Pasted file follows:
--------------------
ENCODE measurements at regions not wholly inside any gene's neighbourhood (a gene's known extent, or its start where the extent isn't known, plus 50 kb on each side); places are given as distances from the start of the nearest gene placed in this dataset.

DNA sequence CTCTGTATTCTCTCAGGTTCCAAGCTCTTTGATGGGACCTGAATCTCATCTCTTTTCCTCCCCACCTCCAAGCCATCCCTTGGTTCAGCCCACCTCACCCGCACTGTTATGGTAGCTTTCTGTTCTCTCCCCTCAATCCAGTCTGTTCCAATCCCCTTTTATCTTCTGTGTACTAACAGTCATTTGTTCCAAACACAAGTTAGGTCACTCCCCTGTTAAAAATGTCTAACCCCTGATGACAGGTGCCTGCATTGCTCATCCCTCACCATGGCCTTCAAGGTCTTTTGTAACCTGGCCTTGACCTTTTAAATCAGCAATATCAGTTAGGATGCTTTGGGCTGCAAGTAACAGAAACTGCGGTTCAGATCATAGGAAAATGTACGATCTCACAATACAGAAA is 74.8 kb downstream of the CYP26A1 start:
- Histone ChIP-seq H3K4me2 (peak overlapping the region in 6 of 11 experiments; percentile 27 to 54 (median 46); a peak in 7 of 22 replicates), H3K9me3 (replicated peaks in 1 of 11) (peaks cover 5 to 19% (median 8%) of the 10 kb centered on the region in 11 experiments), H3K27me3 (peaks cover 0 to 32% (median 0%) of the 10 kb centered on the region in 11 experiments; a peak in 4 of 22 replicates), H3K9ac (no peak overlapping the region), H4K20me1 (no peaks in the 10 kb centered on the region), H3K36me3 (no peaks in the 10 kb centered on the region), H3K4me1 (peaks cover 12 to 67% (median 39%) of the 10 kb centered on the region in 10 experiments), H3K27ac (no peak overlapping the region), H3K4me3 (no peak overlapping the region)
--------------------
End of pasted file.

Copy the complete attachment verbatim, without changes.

ENCODE measurements at regions not wholly inside any gene's neighbourhood (a gene's known extent, or its start where the extent isn't known, plus 50 kb on each side); places are given as distances from the start of the nearest gene placed in this dataset.

DNA sequence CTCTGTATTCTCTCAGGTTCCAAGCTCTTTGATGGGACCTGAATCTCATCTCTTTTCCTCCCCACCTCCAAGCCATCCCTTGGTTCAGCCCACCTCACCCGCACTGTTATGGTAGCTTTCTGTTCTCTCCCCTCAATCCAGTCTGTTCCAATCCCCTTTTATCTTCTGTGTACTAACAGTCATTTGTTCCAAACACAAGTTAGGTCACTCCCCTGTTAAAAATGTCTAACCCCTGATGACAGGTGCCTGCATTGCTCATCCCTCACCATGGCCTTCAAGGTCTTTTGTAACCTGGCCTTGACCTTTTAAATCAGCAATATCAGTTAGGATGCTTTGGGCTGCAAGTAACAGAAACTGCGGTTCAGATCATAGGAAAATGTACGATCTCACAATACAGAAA is 74.8 kb downstream of the CYP26A1 start:
- Histone ChIP-seq H3K4me2 (peak overlapping the region in 6 of 11 experiments; percentile 27 to 54 (median 46); a peak in 7 of 22 replicates), H3K9me3 (replicated peaks in 1 of 11) (peaks cover 5 to 19% (median 8%) of the 10 kb centered on the region in 11 experiments), H3K27me3 (peaks cover 0 to 32% (median 0%) of the 10 kb centered on the region in 11 experiments; a peak in 4 of 22 replicates), H3K9ac (no peak overlapping the region), H4K20me1 (no peaks in the 10 kb centered on the region), H3K36me3 (no peaks in the 10 kb centered on the region), H3K4me1 (peaks cover 12 to 67% (median 39%) of the 10 kb centered on the region in 10 experiments), H3K27ac (no peak overlapping the region), H3K4me3 (no peak overlapping the region)